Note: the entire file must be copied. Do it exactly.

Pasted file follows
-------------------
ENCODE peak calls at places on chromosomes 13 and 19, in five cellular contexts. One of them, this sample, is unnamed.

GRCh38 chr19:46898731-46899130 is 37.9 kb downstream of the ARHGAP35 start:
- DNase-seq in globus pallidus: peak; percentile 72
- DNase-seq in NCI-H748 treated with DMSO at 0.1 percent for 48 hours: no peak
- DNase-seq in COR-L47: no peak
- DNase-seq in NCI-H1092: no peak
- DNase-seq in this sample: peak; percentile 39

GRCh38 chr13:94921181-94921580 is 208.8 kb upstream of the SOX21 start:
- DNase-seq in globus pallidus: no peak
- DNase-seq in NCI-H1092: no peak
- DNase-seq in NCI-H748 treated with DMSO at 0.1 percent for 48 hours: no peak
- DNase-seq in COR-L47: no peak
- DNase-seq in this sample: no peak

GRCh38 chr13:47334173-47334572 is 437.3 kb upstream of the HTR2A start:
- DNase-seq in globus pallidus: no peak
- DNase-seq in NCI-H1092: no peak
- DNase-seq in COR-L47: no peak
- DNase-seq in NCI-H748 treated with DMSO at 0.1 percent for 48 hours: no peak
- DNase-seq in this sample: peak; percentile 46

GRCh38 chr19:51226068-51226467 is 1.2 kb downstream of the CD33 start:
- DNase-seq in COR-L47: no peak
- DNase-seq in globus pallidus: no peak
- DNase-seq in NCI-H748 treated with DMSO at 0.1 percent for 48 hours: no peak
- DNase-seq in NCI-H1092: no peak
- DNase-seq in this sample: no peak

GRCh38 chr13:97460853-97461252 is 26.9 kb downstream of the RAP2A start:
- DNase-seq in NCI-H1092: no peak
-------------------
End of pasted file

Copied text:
ENCODE peak calls at places on chromosomes 13 and 19, in five cellular contexts. One of them, this sample, is unnamed.

GRCh38 chr19:46898731-46899130 is 37.9 kb downstream of the ARHGAP35 start:
- DNase-seq in globus pallidus: peak; percentile 72
- DNase-seq in NCI-H748 treated with DMSO at 0.1 percent for 48 hours: no peak
- DNase-seq in COR-L47: no peak
- DNase-seq in NCI-H1092: no peak
- DNase-seq in this sample: peak; percentile 39

GRCh38 chr13:94921181-94921580 is 208.8 kb upstream of the SOX21 start:
- DNase-seq in globus pallidus: no peak
- DNase-seq in NCI-H1092: no peak
- DNase-seq in NCI-H748 treated with DMSO at 0.1 percent for 48 hours: no peak
- DNase-seq in COR-L47: no peak
- DNase-seq in this sample: no peak

GRCh38 chr13:47334173-47334572 is 437.3 kb upstream of the HTR2A start:
- DNase-seq in globus pallidus: no peak
- DNase-seq in NCI-H1092: no peak
- DNase-seq in COR-L47: no peak
- DNase-seq in NCI-H748 treated with DMSO at 0.1 percent for 48 hours: no peak
- DNase-seq in this sample: peak; percentile 46

GRCh38 chr19:51226068-51226467 is 1.2 kb downstream of the CD33 start:
- DNase-seq in COR-L47: no peak
- DNase-seq in globus pallidus: no peak
- DNase-seq in NCI-H748 treated with DMSO at 0.1 percent for 48 hours: no peak
- DNase-seq in NCI-H1092: no peak
- DNase-seq in this sample: no peak

GRCh38 chr13:97460853-97461252 is 26.9 kb downstream of the RAP2A start:
- DNase-seq in NCI-H1092: no peak